Wing Sung 618

Mitochondria are my favourite organelles. They have their own DNA, which is independent of the genetic material within the rest of the cell. The mitochondrial DNA (mtDNA) is passed down to you from your mother. As it’s independent, if you use the mtDNA from a donor, the individual would technically have three parents.

Wing Sung is a Chinese brand that makes, what I consider, decent pens but also at a decent price. I have tried a number of Wing Sung pens, but this is actually the second one that I’ve added to my collection; the other is the 235 and you can read that review here. The 618 is on the expensive side for a Chinese pen – and by that I mean it costs about £10 – and that’s including price of shipping! However, what you get with that, for lack of a better term, premium is a piston filler and I believe Wing Sung is the only Chinese company to use pistons on a number of their models (I word it like this because there is another company, Lanbitou, who make a pen with a piston: the 3059, but I don’t think they make any others). Shipped with the pen is a converter full of silicone grease, which I personally find far more useful than what TWSBI offers.

Wing Sung 618 fountain pen review


As well as using pistons on a number of their pens, Wing Sung also quite like to make as much of the pen transparent as they can. This includes the feed, such as on the brother to this pen, the 659 (so many numbers..!). When using a light ink in the pen, it looks really cool (I currently have it inked with Diamine Autumn Oak because Autumn’s coming, yo).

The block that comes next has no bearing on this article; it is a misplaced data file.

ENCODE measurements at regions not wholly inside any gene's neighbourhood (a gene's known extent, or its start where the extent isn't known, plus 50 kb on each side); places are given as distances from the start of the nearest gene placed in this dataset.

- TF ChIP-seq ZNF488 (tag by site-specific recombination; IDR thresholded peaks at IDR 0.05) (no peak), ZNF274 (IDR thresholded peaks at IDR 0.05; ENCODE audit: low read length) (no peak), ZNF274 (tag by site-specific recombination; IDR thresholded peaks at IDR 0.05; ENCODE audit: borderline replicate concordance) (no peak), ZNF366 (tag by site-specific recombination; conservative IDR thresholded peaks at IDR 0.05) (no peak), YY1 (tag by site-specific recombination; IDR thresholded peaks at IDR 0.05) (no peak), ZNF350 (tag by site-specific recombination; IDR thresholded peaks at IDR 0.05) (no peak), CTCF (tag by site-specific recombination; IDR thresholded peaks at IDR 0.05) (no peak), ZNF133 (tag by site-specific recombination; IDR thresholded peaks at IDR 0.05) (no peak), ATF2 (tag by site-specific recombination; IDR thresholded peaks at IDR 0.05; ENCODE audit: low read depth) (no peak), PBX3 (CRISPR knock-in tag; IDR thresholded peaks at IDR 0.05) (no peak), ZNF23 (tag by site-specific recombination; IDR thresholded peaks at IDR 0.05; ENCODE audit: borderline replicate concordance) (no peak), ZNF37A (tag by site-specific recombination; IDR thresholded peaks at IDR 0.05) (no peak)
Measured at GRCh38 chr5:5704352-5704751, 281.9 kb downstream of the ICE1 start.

Wing Sung 618 fountain pen review

I’m fascinated by the design of this pen, and I have a nice little analogy for it, and I hope the text at the very top of this review doesn’t seem so random afterwards. There are three brands that I can see within this pen: Parker, TWSBI and Sailor. The nib and the clip are very much like what you’d find on Parker pens, and in particular the 51 in regards to the nib (I go into more detail about this in my review Attack of the Clones where I look at various Parker 51 style pens). The piston and demonstrator nature of the pen gives it a very TWSBI styled vibe. Finally, you have the cap band and that reminds me of Sailor.

Wing Sung fountain pen

So this is my analogy:

The Wing Sung 618 is the love child of a TWSBI Eco and a Parker 51 but with the donated mitochondria from a Sailor 1911. 

You can buy this model in 4 designs. I have the clear demo with gold trim but you can also buy it with silver trims and recently a blue demonstrator or red demonstrator which are the new designs that have recently been released. I think that aesthetic makes it feel even more like a Sailor as I think of the 1911 demonstrator model – though that’s a c/c and not piston. I think this is a beautifully designed pen.


Another thing that Wing Sung do that other Chinese manufacturers don’t is offer a gold nib – and only for ~£30 more. I’ve never used one of these nibs but I know on other models it’s 14k and with the 618 you can get a 12k nib. I’m reviewing the standard steel nib, however.

Wing Sung 618 fountain pen review